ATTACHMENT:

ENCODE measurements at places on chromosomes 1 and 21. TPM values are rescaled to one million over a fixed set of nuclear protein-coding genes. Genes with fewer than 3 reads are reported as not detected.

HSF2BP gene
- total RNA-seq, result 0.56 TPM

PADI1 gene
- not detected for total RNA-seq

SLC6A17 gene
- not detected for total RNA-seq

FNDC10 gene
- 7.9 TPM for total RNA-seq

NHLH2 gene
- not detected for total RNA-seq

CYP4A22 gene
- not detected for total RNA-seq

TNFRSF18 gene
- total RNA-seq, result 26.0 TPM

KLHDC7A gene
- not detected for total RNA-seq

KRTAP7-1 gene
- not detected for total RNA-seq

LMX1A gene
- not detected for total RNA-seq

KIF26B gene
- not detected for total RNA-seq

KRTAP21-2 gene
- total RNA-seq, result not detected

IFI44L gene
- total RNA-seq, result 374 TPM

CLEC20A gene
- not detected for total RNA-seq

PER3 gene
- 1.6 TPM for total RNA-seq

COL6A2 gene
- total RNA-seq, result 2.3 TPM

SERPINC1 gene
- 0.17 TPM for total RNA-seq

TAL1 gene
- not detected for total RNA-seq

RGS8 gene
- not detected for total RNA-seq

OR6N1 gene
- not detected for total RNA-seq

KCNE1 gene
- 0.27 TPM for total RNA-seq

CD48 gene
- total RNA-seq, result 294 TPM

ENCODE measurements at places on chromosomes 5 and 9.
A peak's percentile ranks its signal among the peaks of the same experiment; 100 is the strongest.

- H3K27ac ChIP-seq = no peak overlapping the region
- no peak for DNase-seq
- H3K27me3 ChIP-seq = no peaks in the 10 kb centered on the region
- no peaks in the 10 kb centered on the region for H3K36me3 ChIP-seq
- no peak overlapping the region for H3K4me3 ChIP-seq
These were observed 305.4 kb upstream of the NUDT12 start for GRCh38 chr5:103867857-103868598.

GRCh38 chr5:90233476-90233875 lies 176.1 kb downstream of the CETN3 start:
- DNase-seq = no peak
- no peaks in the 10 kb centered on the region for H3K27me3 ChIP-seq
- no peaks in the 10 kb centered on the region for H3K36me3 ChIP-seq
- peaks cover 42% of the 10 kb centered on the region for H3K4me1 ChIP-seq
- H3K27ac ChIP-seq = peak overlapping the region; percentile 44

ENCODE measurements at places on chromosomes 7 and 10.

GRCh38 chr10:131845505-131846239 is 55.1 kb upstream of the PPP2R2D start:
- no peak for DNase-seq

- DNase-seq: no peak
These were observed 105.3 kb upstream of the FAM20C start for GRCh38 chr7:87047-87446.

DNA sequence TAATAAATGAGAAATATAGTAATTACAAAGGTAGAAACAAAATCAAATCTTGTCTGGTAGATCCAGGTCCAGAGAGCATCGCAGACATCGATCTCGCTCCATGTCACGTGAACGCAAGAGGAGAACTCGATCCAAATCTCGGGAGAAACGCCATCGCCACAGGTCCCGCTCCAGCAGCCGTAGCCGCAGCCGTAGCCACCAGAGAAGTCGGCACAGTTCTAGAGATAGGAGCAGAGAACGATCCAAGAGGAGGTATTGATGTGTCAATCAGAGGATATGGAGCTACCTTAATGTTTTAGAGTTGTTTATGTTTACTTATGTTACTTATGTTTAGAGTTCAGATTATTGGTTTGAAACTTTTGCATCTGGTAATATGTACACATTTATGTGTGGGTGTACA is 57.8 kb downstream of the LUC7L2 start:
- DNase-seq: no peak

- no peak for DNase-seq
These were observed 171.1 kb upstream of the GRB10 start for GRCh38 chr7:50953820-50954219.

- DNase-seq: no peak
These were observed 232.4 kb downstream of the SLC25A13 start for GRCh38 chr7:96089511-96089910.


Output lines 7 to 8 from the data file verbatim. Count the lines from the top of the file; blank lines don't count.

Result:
- not detected for total RNA-seq

FNDC10 gene